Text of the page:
For all her hard work in the marketing, programming and ad-sales fields as Insight Communications Co.'s senior vice president of marketing and programming, you might not know that Pam Euler Halling still has dreams about being a professional piano player.
"Of course, I'd have to go back to studying. But who knows?" she said. "You should never give up … I just found it was not the best career choice."
Instead, she took her degree in fine arts, leveraged it with a master's degree in business, and found a fun, productive and creative outlet in the cable industry.
The 26-year veteran didn't know how "incredible" her career would be when she accepted a cable job in her native Ohio, with Continental Cablevision Inc. in Findlay.
"I didn't know the implications," she said. "I look now and realize how fortuitous it was.
"You'd walk down the hall and bump into an Amos Hostetter or a Ray Joslin," she recalled, naming the company's chairman and the head of its California operations, respectively.
"We were selling a product everyone wanted," Halling said. "It was a marketer's dream."
Her career has taken her from coast to coast. Until she started her current job at Insight, Halling took on a new challenge about every three or four years.
She left Findlay and Continental to sign on for a stint as division marketing manager for Cox Communications Inc. in San Diego. Next, she crossed the country again to work as affiliate marketing manager for Cablevision Systems Corp.'s Rainbow Programming Services in Long Island, N.Y., before returning to California to work as director of consumer marketing for Disney Channel.
"Growing up with the industry, there were lots of opportunities for people like me at start-ups," she said. But it was hard on daughter Christine Dimmick, who had a life "close to that of a [military] service brat," Halling noted.
"But each time, there was an improvement in lifestyle," she added. "I have no regrets."
Though she loves California, she took another New York job with Insight in 1988, and appears to have settled down.
Since joining Insight, Halling has been instrumental in the development and rollout of the company's digital strategy, which involves two-way interactive TV services and video-on-demand, according to the company. She was also actively involved with the company's U.K. operations, which were eventually sold to NTL Inc., now Britain's largest cable operator, in 1993.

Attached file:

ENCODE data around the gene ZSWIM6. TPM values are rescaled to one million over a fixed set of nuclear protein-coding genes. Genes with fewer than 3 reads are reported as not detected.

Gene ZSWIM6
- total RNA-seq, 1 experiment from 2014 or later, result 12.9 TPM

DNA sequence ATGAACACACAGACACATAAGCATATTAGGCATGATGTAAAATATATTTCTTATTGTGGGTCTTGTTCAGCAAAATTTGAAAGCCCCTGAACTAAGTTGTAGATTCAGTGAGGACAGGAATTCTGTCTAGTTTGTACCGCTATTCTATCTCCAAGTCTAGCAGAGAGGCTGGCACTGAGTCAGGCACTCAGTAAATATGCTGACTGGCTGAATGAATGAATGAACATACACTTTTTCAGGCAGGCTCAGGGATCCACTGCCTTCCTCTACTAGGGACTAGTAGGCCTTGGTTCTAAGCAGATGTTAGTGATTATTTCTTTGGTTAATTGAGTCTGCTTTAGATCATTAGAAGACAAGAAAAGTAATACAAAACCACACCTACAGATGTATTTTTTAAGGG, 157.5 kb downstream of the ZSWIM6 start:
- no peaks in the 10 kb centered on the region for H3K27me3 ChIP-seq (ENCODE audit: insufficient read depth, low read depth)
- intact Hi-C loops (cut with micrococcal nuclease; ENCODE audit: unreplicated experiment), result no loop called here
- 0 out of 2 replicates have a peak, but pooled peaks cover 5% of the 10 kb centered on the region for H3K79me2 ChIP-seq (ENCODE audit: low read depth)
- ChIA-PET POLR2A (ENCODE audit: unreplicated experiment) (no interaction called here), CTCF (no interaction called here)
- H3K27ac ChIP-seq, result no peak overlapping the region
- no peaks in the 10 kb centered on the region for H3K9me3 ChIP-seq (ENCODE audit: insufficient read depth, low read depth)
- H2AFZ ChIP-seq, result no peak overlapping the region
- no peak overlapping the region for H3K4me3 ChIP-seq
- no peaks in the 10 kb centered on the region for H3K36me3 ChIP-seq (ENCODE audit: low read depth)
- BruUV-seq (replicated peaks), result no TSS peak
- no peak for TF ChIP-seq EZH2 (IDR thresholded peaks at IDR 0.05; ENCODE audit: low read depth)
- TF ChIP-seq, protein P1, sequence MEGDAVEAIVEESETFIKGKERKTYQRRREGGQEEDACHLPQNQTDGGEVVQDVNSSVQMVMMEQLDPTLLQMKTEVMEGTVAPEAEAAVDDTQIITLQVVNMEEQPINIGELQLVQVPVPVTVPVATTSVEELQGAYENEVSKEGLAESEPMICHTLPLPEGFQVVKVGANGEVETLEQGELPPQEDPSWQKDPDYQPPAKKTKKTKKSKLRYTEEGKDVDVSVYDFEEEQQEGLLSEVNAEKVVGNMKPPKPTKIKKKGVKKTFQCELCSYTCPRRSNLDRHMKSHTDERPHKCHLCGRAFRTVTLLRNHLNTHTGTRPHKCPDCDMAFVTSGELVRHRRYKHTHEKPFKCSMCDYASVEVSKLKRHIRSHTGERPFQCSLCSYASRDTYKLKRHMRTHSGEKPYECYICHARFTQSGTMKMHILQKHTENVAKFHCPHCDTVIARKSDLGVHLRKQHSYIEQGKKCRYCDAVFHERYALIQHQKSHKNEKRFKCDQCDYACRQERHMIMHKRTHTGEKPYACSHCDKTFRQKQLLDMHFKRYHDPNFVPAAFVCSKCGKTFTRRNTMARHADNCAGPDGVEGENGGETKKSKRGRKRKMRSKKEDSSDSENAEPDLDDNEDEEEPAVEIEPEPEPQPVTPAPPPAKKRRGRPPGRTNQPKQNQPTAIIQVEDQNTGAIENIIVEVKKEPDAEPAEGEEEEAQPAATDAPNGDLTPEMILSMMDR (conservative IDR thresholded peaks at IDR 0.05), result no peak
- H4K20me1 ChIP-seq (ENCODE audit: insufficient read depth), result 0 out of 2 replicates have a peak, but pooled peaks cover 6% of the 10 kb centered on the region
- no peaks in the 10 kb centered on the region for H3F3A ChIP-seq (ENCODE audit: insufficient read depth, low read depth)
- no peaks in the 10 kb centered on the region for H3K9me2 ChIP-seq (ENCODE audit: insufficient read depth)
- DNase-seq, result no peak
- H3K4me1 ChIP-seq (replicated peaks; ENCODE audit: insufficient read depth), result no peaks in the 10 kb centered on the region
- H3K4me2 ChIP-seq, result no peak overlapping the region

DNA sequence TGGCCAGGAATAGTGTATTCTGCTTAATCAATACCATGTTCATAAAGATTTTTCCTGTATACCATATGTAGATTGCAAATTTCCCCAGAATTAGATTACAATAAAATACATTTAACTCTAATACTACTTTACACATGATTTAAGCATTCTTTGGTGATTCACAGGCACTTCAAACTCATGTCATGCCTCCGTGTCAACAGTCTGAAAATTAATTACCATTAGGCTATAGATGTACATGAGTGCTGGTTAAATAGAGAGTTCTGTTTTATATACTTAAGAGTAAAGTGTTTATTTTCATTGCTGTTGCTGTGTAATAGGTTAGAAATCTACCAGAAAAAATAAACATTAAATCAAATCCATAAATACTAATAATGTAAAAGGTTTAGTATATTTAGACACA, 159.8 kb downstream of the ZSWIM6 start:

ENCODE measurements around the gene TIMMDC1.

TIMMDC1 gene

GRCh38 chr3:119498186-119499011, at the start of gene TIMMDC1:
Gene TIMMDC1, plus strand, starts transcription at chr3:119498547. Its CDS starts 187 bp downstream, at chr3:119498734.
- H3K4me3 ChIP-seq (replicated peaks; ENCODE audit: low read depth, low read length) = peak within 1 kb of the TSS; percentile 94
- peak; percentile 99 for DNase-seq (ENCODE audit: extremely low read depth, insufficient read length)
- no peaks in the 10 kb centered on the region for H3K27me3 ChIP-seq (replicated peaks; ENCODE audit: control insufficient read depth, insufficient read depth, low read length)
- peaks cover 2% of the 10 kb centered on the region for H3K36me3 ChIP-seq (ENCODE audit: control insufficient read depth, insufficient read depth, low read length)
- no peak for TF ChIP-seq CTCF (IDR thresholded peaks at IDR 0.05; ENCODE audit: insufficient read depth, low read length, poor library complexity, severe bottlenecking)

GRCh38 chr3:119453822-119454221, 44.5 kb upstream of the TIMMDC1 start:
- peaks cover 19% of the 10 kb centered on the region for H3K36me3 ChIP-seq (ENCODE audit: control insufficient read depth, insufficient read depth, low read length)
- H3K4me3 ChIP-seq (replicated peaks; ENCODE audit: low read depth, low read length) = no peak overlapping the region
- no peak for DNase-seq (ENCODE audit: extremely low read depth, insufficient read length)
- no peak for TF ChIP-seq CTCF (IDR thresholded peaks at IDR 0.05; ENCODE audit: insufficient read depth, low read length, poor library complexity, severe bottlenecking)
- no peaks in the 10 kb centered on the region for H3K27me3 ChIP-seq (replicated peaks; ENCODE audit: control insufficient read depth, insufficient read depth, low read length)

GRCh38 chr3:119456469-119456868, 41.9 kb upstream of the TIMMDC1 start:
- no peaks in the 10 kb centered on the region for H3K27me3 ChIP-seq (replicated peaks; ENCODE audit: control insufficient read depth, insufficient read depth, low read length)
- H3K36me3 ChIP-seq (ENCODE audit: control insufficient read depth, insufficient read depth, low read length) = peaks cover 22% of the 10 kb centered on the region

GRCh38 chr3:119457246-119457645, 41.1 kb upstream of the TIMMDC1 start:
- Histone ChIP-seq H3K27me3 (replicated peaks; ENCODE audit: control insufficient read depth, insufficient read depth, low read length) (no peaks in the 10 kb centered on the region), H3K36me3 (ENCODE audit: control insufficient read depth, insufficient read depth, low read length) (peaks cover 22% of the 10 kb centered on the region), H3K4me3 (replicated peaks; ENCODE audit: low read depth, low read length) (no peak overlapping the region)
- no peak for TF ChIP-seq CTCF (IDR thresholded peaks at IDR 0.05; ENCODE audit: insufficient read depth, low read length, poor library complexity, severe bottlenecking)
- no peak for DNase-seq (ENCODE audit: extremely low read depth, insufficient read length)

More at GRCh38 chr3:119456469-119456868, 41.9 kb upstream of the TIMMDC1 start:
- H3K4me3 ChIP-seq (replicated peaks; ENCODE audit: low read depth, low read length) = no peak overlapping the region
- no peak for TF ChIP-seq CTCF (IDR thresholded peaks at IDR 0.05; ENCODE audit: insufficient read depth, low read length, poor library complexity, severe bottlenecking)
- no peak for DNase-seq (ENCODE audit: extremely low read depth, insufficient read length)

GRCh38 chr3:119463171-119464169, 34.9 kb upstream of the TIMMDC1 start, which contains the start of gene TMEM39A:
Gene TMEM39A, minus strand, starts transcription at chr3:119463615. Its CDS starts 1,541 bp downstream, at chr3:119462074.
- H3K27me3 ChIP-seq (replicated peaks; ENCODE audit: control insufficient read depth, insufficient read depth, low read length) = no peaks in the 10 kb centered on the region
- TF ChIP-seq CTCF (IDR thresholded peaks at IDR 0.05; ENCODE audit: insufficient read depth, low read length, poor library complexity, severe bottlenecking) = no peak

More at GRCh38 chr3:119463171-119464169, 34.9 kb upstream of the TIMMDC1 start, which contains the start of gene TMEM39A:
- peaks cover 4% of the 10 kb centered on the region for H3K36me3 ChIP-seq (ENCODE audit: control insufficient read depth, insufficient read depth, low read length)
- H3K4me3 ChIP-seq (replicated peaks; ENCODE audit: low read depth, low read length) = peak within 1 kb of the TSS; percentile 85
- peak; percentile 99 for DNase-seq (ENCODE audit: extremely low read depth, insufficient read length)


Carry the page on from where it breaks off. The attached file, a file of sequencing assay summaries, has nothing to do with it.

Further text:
Halling, 55, stresses that she's been inspired by wonder women in her own life, starting with her mother. She grew to appreciate her mother's strength and courage in raising four children as Halling worked to raise one daughter while continuing an active career as a cable executive.
Other key executives are among the friends along the way who "helped me when I was ready to give up," Euler Halling said. She easily rattled off a raft of influences: former Disney Channel and SportsChannel Los Angeles executive
Lynn (Woodard) Blair, G4 COO Deb Green, cable marketer Jerry Maglio, Independent Film Channel president Kathy Dore, AMC Networks president Kate McEnroe, and Insight Communications Co. COO Kim Kelly, with whom Halling has worked for 10 years.
"Women can have a business relationship and have a friendship at the same time that is very meaningful," she said. "They are not mutually exclusive."
Starz Encore Group distribution chief Que Spaulding has also been a strong influence.
"He's a terrific mentor and friend, always able to very clearly point something out," she said. "He's intelligent, hard working and can do anything. His attitude has been truly inspiring to me."
The friendships she's made — and the range of opportunities she's had — have served as the glue that has bound Halling to the industry.
"At one point, I thought I'd like working for an ad agency, but I realized I'm best suited for a broad range of responsibilities," she said. "Focusing on one product is not in my best interest," she said. "It's very difficult, once you're in the industry, to leave."
Despite her many achievements in the working world, Halling said her proudest accomplishment is her daughter, Christine, who coped with the childhood moves and has grown into a successful entrepreneur in New York.
Christine created The Good Home Co., selling custom bath products and other luxuries.
"She's the real wonder woman," Halling said proudly.
On the professional side, she's most proud — given the professional and ethical failures in the business world in 2002 — that she works with people of high integrity.
Asked what advice she'd give to someone just entering cable's fray, Halling recommended that such a newcomer stay grounded.
"Know many jobs and stay hands-on," she said. "The rise up the corporate ladder doesn't relieve you of the task of making coffee or making your own copies.
"Show people you are willing to do their jobs and it will be real rewarding. You can't respect someone until you've been there.
"Always have respect for the people above and below you," she said.
And, as Winston Churchill said, never, never, never give up — especially on your dreams.
"I'd still like to play Carnegie Hall. Uh-oh, I've mentioned that twice now. I guess I'll have to do it," she laughed.
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